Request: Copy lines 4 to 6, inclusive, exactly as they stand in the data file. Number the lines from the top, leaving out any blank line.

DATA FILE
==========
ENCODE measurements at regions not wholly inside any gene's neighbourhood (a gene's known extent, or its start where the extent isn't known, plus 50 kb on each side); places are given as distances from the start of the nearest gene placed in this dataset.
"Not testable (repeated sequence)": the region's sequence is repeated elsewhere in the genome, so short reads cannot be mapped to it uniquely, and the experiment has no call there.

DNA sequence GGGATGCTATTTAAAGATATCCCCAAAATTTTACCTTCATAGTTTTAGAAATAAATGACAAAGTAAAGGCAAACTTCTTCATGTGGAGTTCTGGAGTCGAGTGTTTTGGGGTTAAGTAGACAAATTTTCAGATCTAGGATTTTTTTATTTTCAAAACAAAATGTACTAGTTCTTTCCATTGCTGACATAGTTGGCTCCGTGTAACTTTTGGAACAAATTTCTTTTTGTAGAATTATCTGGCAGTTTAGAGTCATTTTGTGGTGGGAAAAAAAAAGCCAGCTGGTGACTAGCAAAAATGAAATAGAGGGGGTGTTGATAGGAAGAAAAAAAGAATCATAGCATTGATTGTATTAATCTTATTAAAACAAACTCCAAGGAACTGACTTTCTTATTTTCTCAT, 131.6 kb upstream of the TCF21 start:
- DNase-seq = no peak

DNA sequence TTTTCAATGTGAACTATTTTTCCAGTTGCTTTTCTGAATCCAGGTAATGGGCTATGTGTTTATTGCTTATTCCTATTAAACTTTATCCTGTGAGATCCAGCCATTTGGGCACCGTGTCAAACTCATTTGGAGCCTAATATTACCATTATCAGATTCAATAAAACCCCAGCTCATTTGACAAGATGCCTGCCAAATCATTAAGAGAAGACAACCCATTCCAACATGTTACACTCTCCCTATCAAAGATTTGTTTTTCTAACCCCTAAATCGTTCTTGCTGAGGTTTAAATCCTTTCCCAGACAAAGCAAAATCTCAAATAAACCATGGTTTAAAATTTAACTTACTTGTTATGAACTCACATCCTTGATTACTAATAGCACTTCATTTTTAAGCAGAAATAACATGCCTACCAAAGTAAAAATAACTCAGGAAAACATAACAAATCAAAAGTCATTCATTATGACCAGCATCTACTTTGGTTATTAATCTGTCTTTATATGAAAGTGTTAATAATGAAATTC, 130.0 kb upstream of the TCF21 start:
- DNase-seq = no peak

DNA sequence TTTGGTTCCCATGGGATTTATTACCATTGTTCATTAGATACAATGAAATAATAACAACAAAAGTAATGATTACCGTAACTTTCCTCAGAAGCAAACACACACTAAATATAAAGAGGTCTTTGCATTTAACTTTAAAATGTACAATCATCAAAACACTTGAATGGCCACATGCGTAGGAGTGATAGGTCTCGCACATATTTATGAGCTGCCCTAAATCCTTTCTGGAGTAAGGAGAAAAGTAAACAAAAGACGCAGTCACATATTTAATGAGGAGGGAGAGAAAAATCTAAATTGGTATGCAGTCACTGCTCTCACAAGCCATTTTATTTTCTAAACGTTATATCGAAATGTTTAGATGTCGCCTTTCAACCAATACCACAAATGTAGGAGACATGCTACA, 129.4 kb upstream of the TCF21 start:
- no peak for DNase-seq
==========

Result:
- DNase-seq = no peak

DNA sequence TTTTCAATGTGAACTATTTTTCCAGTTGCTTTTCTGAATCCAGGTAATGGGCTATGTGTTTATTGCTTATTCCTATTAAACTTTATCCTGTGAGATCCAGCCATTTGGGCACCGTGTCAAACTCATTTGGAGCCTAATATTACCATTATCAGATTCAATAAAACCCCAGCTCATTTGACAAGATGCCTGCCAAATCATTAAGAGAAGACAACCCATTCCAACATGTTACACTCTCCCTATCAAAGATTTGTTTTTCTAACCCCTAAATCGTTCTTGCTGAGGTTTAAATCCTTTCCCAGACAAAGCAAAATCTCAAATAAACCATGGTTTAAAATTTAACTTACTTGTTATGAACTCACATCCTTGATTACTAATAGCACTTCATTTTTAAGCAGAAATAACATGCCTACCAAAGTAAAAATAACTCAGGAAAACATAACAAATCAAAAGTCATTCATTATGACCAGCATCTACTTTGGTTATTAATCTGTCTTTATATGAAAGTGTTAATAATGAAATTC, 130.0 kb upstream of the TCF21 start:
- DNase-seq = no peak